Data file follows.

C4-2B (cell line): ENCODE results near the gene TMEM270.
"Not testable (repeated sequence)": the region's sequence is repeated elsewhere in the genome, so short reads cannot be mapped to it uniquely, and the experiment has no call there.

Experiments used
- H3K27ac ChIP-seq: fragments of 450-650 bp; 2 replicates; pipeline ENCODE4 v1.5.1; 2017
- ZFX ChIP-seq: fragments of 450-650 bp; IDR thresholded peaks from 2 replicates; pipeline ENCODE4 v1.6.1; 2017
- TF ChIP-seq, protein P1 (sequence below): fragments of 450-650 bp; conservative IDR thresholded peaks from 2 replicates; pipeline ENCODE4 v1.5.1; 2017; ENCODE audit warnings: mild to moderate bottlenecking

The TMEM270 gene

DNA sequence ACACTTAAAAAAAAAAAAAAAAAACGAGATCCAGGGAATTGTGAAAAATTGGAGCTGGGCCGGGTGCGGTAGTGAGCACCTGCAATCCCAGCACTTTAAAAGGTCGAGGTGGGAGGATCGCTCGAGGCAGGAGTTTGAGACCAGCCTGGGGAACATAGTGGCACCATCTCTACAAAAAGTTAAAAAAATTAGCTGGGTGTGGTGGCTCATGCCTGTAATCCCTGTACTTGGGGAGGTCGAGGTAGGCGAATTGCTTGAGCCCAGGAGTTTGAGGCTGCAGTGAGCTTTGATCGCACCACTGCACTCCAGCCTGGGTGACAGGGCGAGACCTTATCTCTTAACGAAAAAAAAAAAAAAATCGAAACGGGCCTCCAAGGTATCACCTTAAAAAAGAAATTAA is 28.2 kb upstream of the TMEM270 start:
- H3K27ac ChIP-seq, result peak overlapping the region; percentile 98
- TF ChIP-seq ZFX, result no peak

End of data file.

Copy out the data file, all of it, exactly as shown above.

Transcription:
C4-2B (cell line): ENCODE results near the gene TMEM270.
"Not testable (repeated sequence)": the region's sequence is repeated elsewhere in the genome, so short reads cannot be mapped to it uniquely, and the experiment has no call there.

Experiments used
- H3K27ac ChIP-seq: fragments of 450-650 bp; 2 replicates; pipeline ENCODE4 v1.5.1; 2017
- ZFX ChIP-seq: fragments of 450-650 bp; IDR thresholded peaks from 2 replicates; pipeline ENCODE4 v1.6.1; 2017
- TF ChIP-seq, protein P1 (sequence below): fragments of 450-650 bp; conservative IDR thresholded peaks from 2 replicates; pipeline ENCODE4 v1.5.1; 2017; ENCODE audit warnings: mild to moderate bottlenecking

The TMEM270 gene

DNA sequence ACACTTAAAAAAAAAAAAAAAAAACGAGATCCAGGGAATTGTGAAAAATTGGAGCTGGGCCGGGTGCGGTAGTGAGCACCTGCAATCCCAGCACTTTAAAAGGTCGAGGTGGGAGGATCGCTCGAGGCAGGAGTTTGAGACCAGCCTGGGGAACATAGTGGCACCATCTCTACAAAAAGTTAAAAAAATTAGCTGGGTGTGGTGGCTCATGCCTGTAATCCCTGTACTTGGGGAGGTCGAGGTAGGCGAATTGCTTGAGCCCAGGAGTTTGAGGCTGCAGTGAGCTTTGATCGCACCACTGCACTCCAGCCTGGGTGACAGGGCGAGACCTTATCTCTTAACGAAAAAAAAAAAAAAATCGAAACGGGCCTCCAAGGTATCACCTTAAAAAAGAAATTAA is 28.2 kb upstream of the TMEM270 start:
- H3K27ac ChIP-seq, result peak overlapping the region; percentile 98
- TF ChIP-seq ZFX, result no peak